Battle royale games like Fortnite and PUBG may have you thinking of almost a hundred Pac-Man chomping along a single “map”. That would have probably been interesting but Nintendo found a way to keep the core of the game similar while still making it just as chaotic as a battle royale game. Each of the 99 players still gets their own “board” but, in addition to racing against ghosts, players also get the opportunity to thwart others’ progress.

At the heart of PAC-MAN 99 is the concept of Jammer Pac-Man. Every ghost you successfully chomp on (after eating a power pellet, of course), gets sent to some random players’ board as a “ghost” Pac-Man that causes you to slow down when you bump into them. And then there are these “sleeper ghosts” that you can gobble up to create a trail of ghosts following your ghastly nemeses.

Why would you want that, you ask? So that when you do chomp those real ghosts, you send even more Jammer Pac-Men to your rivals! As with any modern game, PAC-MAN 99 has its fair share of presets and power-ups to keep you on your toes.

PAC-MAN 99 is now available for the Nintendo Switch but only as an exclusive for Nintendo Switch Online subscribers. There are also paid DLCs you can grab to mix things up a bit and change your game’s appearance to look like a Xevious or GALAGA game instead.

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Nvidia’s AI recreates Pac-Man from scratch just by watching it being played

Nvidia is best known for its graphics cards, but the company conducts some serious research into artificial intelligence, too. For its latest project, Nvidia researchers taught an AI system to recreate the game of Pac-Man simply by watching it being played.

There’s no coding involved, no pre-rendered images for the software to draw on. The AI model is simply fed visual data of the game in action along with the accompanying controller inputs and then recreates it frame by frame from this information. The resulting game is playable by humans, and Nvidia says it will be releasing it online in the near future.

The AI version is by no means a perfect facsimile, though. The imagery is blurry and it doesn’t seem like the AI managed to capture the exact behavior of the game’s ghosts, each of which is programmed with a specific personality that dictates its movement. But the basic dynamics of Pac-Man are all there: eat pellets, avoid ghosts, and try not to die.

“It learns all of these things just by watching,” Nvidia’s Rev Lebaredian, vice president of simulation technology, told journalists in a briefing. “[It’s] similar to how a human programmer can watch many episodes of Pac-Man on YouTube and infer what the rules of the games are and reconstruct them.”

Lebaredian said the work had been done in collaboration with Pac-Man’s creator, Bandai Namco, which is celebrating the 40th anniversary of the arcade classic today.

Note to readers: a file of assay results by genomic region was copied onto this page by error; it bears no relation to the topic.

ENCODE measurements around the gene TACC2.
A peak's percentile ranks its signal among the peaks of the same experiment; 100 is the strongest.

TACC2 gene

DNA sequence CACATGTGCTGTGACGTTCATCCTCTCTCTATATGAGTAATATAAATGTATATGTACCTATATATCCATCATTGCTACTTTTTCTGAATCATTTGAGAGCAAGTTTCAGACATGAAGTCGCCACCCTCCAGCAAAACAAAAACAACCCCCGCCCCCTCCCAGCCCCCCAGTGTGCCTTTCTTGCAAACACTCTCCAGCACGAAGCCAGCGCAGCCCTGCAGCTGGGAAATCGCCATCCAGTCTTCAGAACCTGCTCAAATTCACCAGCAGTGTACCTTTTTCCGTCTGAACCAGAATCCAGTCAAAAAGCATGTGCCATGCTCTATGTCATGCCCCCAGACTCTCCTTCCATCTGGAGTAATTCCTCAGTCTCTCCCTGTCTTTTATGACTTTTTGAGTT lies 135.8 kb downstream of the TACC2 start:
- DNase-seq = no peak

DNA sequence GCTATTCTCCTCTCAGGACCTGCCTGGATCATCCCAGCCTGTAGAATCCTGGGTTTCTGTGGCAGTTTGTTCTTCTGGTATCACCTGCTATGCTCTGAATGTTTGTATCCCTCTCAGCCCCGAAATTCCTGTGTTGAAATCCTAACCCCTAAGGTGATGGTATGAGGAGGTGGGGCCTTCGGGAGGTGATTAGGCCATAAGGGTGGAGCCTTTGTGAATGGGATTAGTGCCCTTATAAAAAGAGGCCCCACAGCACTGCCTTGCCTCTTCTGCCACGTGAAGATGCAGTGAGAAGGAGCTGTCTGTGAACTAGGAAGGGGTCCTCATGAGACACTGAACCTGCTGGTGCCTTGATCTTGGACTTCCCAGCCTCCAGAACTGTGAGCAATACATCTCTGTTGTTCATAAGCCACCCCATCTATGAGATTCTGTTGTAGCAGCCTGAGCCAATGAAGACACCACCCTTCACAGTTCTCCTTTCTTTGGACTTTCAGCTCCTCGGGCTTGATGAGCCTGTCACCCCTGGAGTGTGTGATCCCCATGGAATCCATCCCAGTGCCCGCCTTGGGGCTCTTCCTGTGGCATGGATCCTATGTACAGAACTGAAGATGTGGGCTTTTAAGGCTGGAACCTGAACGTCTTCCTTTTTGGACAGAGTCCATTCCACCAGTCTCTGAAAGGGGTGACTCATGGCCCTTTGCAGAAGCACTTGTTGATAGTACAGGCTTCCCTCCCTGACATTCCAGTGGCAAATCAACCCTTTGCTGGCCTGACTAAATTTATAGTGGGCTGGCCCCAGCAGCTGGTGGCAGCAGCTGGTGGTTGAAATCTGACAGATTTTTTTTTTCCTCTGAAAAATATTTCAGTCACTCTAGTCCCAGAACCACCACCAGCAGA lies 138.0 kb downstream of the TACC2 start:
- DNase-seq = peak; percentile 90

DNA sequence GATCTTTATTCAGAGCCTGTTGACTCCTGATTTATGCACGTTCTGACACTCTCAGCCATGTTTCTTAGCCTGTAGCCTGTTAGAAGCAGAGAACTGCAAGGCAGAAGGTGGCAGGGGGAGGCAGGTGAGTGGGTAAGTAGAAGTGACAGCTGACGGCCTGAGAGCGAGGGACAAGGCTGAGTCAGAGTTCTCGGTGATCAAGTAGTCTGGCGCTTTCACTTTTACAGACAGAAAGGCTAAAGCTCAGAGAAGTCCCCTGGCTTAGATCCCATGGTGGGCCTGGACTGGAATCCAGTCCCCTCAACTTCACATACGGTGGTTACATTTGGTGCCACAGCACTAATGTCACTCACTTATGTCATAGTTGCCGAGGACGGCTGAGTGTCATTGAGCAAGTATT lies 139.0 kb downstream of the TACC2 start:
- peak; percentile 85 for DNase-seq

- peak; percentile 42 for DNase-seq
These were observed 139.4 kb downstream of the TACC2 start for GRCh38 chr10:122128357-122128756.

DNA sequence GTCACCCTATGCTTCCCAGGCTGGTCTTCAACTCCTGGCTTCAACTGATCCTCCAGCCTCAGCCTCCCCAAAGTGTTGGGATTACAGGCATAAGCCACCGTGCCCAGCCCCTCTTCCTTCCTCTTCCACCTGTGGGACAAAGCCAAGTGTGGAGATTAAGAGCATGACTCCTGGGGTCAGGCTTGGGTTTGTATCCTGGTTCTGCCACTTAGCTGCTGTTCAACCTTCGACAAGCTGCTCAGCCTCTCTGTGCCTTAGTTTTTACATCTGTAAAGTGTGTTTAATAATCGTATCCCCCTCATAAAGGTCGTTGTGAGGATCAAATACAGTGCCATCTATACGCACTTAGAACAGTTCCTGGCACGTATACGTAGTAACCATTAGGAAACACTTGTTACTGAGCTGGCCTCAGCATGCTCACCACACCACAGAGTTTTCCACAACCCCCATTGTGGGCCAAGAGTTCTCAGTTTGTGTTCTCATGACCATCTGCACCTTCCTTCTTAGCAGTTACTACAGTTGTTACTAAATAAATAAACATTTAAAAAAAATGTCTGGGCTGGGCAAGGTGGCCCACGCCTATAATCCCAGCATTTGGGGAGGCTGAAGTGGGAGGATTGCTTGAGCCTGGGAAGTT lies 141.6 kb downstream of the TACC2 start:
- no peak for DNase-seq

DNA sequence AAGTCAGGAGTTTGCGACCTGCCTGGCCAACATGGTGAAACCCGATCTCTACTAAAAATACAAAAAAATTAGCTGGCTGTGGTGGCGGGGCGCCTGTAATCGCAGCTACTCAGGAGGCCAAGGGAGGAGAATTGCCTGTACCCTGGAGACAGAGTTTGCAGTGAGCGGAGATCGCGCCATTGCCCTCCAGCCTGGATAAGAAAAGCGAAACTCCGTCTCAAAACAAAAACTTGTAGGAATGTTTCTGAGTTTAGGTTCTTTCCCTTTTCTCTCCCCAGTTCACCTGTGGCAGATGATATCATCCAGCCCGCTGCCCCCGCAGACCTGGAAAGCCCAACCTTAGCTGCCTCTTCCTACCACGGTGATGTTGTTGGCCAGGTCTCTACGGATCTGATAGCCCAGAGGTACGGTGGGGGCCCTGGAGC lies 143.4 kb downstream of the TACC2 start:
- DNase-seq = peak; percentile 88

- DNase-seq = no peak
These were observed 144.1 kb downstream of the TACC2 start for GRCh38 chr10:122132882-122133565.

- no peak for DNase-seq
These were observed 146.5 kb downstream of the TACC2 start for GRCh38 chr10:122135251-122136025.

The AI-generated Pac-Man is a little blurry, but all the basics are there.
Image: Nvidia

Nvidia says work like this shows how artificial intelligence will be used for game design in the future. Developers can input their work into the AI and use it to create variations or maybe design new levels. “You could use this to mash different games together,” Sanja Fidler, director of Nvidia’s Toronto research lab, told journalists, “giving additional power to games developers by [letting them] blend together different games.”

Creating AI that can learn the rules of a virtual world just by watching it in action also has implications for tasks like programming robots. “Eventually we’d like it to learn the rules of the real world,” says Lebaredian. The AI might watch videos of robotics trolleys navigating a warehouse, for example, and use that information to design navigation software of its own.

The program that recreated Pac-Man is called GameGAN. GAN stands for generative adversarial network and is a common architecture used in machine learning. The basic principle of a GAN is that it works in two halves. The first half of the GAN tries to replicate the input data, while the second half compares this to the original source. If they don’t match, the generated data is rejected and the generator tweaks its work and resubmits it.

AI systems like this could be used to train warehouse robots like the one above, which is powered by Nvidia’s hardware and software.
Image: Nvidia

Using AI to generate virtual worlds like video games has been done before. But Nvidia’s researchers introduced several new aspects, including a “memory module” that allowed the system to store an internal map of the game world. This leads to greater consistency in the game world, a key characteristic when recreating the mazes of Pac-Man. They also allow for the static elements of the game world (like the maze) to be separated from the dynamic ones (like the ghosts), which suits the company’s goal of using AI to generate new levels.

David Ha, an AI researcher at Google who’s worked on similar tasks, told The Verge that the research was “very interesting.” Earlier teams have tried to recreate game worlds using GANs, said Ha, “but from what I know, [this] is the first to demonstrate good results.”

“All in all, a very exciting paper, and I look forward to see more developments using this approach,” said Ha.

Some elements of the process definitely need tweaking, though, and demonstrate the particular fragility of artificial intelligence when learning new tasks. Fidler told journalists that to recreate Pac-Man, GameGAN had to be trained on some 50,000 episodes. Getting that gameplay data from humans wasn’t feasible, so the team used an AI agent to generate the data. Unfortunately, the AI agent was so good at the game that it hardly ever died.

“That made it hard for the AI trying to recreate the game to learn the concept of dying,” says Fidler. Instead, in early versions of the AI-generated Pac-Man, GameGAN tweaked the game so that ghosts never actually reached the title character but trail directly behind it like baby ducks following a parent. “It’s a funny effect of the way we trained it,” says Fidler.